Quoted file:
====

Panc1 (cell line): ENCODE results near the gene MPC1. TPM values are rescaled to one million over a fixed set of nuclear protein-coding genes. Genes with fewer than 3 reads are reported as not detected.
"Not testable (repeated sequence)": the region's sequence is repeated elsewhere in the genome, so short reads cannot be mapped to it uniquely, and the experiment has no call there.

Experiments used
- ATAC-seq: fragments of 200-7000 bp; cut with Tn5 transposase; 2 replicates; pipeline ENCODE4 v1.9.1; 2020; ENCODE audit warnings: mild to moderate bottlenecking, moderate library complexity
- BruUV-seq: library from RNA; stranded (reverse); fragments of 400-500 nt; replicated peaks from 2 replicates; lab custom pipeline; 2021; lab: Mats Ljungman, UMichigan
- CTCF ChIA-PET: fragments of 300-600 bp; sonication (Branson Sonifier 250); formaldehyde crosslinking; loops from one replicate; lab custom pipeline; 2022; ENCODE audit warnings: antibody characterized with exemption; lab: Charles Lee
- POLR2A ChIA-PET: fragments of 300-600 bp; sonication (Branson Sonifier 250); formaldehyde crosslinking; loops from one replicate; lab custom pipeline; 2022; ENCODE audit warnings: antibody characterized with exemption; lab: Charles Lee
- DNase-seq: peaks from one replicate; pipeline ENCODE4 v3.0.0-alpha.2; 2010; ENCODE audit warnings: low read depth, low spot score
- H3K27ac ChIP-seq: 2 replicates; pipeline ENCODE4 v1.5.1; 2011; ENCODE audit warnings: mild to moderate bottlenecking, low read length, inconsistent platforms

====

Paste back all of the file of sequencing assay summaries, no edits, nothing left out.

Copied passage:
Panc1 (cell line): ENCODE results near the gene MPC1. TPM values are rescaled to one million over a fixed set of nuclear protein-coding genes. Genes with fewer than 3 reads are reported as not detected.
"Not testable (repeated sequence)": the region's sequence is repeated elsewhere in the genome, so short reads cannot be mapped to it uniquely, and the experiment has no call there.

Experiments used
- ATAC-seq: fragments of 200-7000 bp; cut with Tn5 transposase; 2 replicates; pipeline ENCODE4 v1.9.1; 2020; ENCODE audit warnings: mild to moderate bottlenecking, moderate library complexity
- BruUV-seq: library from RNA; stranded (reverse); fragments of 400-500 nt; replicated peaks from 2 replicates; lab custom pipeline; 2021; lab: Mats Ljungman, UMichigan
- CTCF ChIA-PET: fragments of 300-600 bp; sonication (Branson Sonifier 250); formaldehyde crosslinking; loops from one replicate; lab custom pipeline; 2022; ENCODE audit warnings: antibody characterized with exemption; lab: Charles Lee
- POLR2A ChIA-PET: fragments of 300-600 bp; sonication (Branson Sonifier 250); formaldehyde crosslinking; loops from one replicate; lab custom pipeline; 2022; ENCODE audit warnings: antibody characterized with exemption; lab: Charles Lee
- DNase-seq: peaks from one replicate; pipeline ENCODE4 v3.0.0-alpha.2; 2010; ENCODE audit warnings: low read depth, low spot score
- H3K27ac ChIP-seq: 2 replicates; pipeline ENCODE4 v1.5.1; 2011; ENCODE audit warnings: mild to moderate bottlenecking, low read length, inconsistent platforms